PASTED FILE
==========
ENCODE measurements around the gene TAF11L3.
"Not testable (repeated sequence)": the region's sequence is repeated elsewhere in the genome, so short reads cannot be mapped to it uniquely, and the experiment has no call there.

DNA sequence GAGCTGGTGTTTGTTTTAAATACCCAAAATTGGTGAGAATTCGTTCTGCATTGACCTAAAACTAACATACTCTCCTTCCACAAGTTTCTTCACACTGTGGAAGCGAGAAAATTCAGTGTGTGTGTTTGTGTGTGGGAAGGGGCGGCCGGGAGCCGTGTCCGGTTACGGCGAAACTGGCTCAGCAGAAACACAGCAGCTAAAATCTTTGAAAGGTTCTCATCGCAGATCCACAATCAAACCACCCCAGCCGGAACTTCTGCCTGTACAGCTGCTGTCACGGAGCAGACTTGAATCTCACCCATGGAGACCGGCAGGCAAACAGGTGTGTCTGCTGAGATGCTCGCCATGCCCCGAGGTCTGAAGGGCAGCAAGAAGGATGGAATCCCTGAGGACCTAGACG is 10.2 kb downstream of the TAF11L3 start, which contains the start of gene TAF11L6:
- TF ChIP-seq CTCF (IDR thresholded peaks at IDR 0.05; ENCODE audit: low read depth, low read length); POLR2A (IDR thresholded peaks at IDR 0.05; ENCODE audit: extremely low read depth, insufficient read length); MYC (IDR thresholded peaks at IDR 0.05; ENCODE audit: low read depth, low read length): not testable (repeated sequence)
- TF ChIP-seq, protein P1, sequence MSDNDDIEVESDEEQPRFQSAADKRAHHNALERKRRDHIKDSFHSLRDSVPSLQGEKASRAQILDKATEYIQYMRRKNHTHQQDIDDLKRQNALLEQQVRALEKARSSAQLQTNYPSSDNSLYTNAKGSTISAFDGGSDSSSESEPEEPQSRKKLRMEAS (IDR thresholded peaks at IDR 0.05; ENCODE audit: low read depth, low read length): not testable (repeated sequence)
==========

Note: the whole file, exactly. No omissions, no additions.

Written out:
ENCODE measurements around the gene TAF11L3.
"Not testable (repeated sequence)": the region's sequence is repeated elsewhere in the genome, so short reads cannot be mapped to it uniquely, and the experiment has no call there.

DNA sequence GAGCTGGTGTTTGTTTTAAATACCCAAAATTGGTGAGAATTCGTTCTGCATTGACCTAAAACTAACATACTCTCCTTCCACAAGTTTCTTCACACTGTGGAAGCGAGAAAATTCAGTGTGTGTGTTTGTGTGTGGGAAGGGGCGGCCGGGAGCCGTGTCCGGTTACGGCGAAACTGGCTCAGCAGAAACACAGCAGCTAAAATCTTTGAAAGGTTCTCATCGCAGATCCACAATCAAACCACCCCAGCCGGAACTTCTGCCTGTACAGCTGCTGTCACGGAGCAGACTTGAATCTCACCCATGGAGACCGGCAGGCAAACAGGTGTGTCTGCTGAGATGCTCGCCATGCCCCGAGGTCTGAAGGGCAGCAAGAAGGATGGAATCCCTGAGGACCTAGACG is 10.2 kb downstream of the TAF11L3 start, which contains the start of gene TAF11L6:
- TF ChIP-seq CTCF (IDR thresholded peaks at IDR 0.05; ENCODE audit: low read depth, low read length); POLR2A (IDR thresholded peaks at IDR 0.05; ENCODE audit: extremely low read depth, insufficient read length); MYC (IDR thresholded peaks at IDR 0.05; ENCODE audit: low read depth, low read length): not testable (repeated sequence)
- TF ChIP-seq, protein P1, sequence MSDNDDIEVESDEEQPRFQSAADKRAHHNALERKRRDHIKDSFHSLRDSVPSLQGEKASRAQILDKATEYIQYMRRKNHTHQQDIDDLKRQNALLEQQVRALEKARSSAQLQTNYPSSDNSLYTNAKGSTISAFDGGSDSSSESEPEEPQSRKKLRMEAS (IDR thresholded peaks at IDR 0.05; ENCODE audit: low read depth, low read length): not testable (repeated sequence)